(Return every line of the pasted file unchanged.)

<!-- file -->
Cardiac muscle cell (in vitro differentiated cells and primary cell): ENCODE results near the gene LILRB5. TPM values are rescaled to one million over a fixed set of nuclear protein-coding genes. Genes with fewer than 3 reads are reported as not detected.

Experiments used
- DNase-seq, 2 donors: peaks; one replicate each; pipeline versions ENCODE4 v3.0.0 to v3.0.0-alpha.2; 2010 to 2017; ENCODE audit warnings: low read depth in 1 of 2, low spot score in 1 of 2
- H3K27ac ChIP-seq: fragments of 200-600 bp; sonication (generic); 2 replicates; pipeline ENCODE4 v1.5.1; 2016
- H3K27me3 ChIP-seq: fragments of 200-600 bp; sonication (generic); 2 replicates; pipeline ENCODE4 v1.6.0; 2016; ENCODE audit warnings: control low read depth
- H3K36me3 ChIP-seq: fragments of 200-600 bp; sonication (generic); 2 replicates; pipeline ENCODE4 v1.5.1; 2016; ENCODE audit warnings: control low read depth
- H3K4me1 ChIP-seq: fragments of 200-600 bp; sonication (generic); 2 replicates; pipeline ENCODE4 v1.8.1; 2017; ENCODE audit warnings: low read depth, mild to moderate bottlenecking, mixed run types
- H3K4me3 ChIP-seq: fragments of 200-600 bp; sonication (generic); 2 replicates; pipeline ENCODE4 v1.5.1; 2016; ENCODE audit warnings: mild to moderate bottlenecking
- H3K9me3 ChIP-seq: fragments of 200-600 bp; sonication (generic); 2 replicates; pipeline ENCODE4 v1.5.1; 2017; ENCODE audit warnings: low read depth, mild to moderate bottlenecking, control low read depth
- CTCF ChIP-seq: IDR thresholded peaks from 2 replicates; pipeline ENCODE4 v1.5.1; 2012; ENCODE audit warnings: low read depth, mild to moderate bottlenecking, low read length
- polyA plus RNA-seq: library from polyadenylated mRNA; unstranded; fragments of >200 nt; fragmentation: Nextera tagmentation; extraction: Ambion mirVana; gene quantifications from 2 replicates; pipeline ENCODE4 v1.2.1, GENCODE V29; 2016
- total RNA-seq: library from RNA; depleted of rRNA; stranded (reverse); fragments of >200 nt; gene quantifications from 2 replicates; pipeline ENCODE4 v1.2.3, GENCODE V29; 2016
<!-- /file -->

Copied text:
Cardiac muscle cell (in vitro differentiated cells and primary cell): ENCODE results near the gene LILRB5. TPM values are rescaled to one million over a fixed set of nuclear protein-coding genes. Genes with fewer than 3 reads are reported as not detected.

Experiments used
- DNase-seq, 2 donors: peaks; one replicate each; pipeline versions ENCODE4 v3.0.0 to v3.0.0-alpha.2; 2010 to 2017; ENCODE audit warnings: low read depth in 1 of 2, low spot score in 1 of 2
- H3K27ac ChIP-seq: fragments of 200-600 bp; sonication (generic); 2 replicates; pipeline ENCODE4 v1.5.1; 2016
- H3K27me3 ChIP-seq: fragments of 200-600 bp; sonication (generic); 2 replicates; pipeline ENCODE4 v1.6.0; 2016; ENCODE audit warnings: control low read depth
- H3K36me3 ChIP-seq: fragments of 200-600 bp; sonication (generic); 2 replicates; pipeline ENCODE4 v1.5.1; 2016; ENCODE audit warnings: control low read depth
- H3K4me1 ChIP-seq: fragments of 200-600 bp; sonication (generic); 2 replicates; pipeline ENCODE4 v1.8.1; 2017; ENCODE audit warnings: low read depth, mild to moderate bottlenecking, mixed run types
- H3K4me3 ChIP-seq: fragments of 200-600 bp; sonication (generic); 2 replicates; pipeline ENCODE4 v1.5.1; 2016; ENCODE audit warnings: mild to moderate bottlenecking
- H3K9me3 ChIP-seq: fragments of 200-600 bp; sonication (generic); 2 replicates; pipeline ENCODE4 v1.5.1; 2017; ENCODE audit warnings: low read depth, mild to moderate bottlenecking, control low read depth
- CTCF ChIP-seq: IDR thresholded peaks from 2 replicates; pipeline ENCODE4 v1.5.1; 2012; ENCODE audit warnings: low read depth, mild to moderate bottlenecking, low read length
- polyA plus RNA-seq: library from polyadenylated mRNA; unstranded; fragments of >200 nt; fragmentation: Nextera tagmentation; extraction: Ambion mirVana; gene quantifications from 2 replicates; pipeline ENCODE4 v1.2.1, GENCODE V29; 2016
- total RNA-seq: library from RNA; depleted of rRNA; stranded (reverse); fragments of >200 nt; gene quantifications from 2 replicates; pipeline ENCODE4 v1.2.3, GENCODE V29; 2016